Learn Something New Everyday - Egyptian Scale

author: daniel.kPL date: 07/10/2013 category: correct practice
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Learn Something New Everyday - Egyptian Scale
The idea of coming up with something new everyday is very simple, and educational, in its own way. Let's say - that you will learn anything new everyday, completely. And by new, I mean something totally unknown or even awkward for you. This method is enormously increasing your musical perception, skills and knowledge. After this kind of activities you will be probably feel more expressive in improvisation, also. Doing this everyday should lead you to the major improvement in every musical aspect or skill. Depending on your approach, you can create your own library of licks, scales, chords, progressions songs and more, and everything done that way will be yours, and accommodated fully. Give yourself a year and you will have enough material to record an album... Yours album. Remember that technique takes more time than theory - your brain is much more powerful than your muscles are. Modern world has got something so fast in it. Everything is done by the speed of a lightning - from cars to the information transfer measured by the speed of your Internet connection. You can access any info trough the smartphone in your pocket within seconds, and it can carry more songs that you will be available to listen in your whole lifetime. But why I am writing this? Because I think that the "speed habit" is a by-product of the technological advancement. Human body changes slower than modern technology... If you know what I mean. Some of my students have the habit to "want it all, FAST". Learning to sweep in 150 bpm in a month, learning how to improvise in all the modes of the major scale in a week, etc, etc. And this is very destructive to the student's motivation. Just remember to give yourself the time to grow your musical muscles (they are not only physical), and enjoy the process of learning and playing, instead of never-ending waiting for the results. Do you know how to play the Egyptian scale? If not - google the recipe, and learn it today. One position is enough. Et voila, tomorrow you will be able to improvise in an Egyptian scale. Sounds sweet, let me show you the method. For today, you don't have to google this scale, I will show you it as the example. Draw a pyramid on your forehead now, just in case. The process looks like this: 1. Take something new. I will pick an Egyptian scale, what a suprise! 2. Learn it theoretically. The recipe is 1 - 2 - 4 - 5 - b7 (so in E, the notes are: E, F#, A, B, D). 3. Use it musically, by improvising or composing. In this case, I have drawn a map of the scale on a sheet of paper, to find some chords that are in that scale and improvise in some weird positions. This is very helpful, but don't rely always on the paper - try to remember the positions! This is the position that I used today. Remember the root is an E note. (I especially like the one-string ride on the high E! Try some crazy bends there.) After the scale position lick, I provided the chords that I used to do a little backing track. Just put them in guitar pro or record normally and jam! The chords revolve around E, F# and A. Egyptian scale.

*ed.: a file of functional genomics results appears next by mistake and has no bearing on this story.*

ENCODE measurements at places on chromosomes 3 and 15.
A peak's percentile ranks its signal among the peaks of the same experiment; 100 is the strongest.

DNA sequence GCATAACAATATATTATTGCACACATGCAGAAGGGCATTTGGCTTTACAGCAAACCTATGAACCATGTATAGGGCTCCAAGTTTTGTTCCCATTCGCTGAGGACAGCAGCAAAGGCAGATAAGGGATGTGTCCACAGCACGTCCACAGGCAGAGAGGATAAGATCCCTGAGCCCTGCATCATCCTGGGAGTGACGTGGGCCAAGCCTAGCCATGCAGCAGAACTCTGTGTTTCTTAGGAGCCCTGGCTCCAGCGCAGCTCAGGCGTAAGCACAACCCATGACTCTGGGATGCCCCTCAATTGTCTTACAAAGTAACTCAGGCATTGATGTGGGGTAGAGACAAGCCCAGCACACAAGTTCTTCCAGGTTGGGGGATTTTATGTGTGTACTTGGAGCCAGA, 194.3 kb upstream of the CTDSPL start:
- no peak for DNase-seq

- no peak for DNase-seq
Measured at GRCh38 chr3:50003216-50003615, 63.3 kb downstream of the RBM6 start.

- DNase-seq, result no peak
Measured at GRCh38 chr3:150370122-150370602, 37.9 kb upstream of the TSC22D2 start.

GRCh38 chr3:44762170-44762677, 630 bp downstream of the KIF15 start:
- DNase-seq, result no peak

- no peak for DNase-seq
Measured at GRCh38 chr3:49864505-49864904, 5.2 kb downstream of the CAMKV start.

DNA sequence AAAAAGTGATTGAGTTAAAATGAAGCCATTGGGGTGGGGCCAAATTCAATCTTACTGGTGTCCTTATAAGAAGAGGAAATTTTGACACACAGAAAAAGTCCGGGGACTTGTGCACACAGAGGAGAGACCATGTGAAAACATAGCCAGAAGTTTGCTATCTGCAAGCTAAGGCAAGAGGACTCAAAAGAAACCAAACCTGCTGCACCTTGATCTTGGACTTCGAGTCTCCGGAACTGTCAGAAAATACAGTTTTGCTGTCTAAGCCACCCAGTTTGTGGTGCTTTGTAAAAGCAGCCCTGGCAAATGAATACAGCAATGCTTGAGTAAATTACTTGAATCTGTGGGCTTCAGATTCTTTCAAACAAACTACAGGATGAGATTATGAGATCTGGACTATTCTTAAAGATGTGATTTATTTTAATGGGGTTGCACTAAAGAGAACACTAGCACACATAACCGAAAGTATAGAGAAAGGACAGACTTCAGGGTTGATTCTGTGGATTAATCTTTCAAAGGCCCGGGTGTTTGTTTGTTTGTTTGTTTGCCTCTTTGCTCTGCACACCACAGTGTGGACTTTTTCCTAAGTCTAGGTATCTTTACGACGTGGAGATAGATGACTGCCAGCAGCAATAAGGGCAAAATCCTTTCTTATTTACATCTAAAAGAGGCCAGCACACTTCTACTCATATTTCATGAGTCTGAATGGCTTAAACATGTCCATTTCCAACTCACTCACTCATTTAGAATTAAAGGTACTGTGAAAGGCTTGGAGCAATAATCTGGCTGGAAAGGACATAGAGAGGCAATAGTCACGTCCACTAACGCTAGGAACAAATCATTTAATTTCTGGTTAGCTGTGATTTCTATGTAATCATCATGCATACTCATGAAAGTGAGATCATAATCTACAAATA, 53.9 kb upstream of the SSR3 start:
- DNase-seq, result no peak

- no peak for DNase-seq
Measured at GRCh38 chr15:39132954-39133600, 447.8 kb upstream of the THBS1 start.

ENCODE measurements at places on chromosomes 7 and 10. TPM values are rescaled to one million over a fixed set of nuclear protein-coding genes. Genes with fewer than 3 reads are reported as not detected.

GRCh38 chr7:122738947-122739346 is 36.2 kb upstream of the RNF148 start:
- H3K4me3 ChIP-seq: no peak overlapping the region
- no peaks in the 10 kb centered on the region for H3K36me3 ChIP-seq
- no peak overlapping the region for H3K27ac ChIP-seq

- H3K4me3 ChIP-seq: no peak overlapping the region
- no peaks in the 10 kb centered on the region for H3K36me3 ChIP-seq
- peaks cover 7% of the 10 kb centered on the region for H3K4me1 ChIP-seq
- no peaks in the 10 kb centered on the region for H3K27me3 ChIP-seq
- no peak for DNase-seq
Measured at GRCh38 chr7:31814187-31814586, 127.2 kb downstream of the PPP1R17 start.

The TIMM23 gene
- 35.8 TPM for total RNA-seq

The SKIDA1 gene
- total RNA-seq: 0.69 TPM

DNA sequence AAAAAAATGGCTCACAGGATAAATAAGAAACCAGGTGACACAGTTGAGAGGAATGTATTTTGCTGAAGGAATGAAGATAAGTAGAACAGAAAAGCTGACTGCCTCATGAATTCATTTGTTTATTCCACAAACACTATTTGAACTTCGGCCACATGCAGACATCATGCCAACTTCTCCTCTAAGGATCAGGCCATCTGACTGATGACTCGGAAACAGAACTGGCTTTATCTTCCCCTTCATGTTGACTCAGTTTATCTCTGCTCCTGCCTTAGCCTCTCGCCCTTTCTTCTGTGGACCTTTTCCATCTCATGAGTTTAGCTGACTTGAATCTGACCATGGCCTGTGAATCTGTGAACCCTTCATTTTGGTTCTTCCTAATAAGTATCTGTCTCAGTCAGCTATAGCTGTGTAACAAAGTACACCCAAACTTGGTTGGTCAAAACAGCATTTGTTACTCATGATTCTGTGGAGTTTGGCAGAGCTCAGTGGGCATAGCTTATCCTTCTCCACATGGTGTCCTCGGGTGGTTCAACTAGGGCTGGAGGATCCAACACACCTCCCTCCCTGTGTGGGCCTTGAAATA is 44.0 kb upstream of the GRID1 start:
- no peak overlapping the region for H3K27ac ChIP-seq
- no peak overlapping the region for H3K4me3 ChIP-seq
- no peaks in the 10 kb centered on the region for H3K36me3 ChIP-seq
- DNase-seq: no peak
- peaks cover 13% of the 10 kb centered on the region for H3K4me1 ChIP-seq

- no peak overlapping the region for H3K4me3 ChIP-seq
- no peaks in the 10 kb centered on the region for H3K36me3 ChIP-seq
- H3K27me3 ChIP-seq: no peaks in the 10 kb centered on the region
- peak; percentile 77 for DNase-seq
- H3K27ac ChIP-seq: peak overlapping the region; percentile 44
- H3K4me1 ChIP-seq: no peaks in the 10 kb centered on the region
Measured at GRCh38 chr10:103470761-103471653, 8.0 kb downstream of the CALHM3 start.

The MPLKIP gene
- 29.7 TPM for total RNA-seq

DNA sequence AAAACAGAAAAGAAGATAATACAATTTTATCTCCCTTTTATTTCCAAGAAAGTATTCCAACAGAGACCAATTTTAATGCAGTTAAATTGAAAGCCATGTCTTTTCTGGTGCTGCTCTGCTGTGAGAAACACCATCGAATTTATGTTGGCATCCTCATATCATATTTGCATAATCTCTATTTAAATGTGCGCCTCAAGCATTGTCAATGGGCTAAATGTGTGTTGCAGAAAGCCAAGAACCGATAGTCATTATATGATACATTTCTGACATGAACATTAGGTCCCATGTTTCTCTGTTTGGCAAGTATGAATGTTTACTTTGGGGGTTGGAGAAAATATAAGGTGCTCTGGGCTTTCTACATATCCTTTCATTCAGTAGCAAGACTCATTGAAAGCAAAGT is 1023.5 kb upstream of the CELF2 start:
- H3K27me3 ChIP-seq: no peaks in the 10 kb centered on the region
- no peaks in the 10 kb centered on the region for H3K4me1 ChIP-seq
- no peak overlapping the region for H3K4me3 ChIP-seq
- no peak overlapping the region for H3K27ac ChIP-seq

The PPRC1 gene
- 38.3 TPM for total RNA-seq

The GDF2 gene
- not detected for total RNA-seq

E |--------------------------------------------10-12---|
B |--------------------------------------10-12---------|
G |-----------------------------7--9--11---------------|
D |-----------------------7--9-------------------------|
A |-----------------7--9-------------------------------|
E |--0--2--5--7--10------------------------------------|

4. Enjoy the results. Just as written above, have fun! Notice that the Egyptian scale is just a mode of the standard minor pentatonic, but instead of resolving the melody to the root, you will resolve it to the 4th from the pentatonic root. This gives you the possibilities to sound different, using the same notes from the pentatonic scale you're in :) So... unleash the creativity! If you like this lesson - record an improvisation in an Egyptian scale and share it on my Facebook profile :), And we will talk about it with the other guitarists! Thanks for your attention! Daniel Kaczmarczyk.
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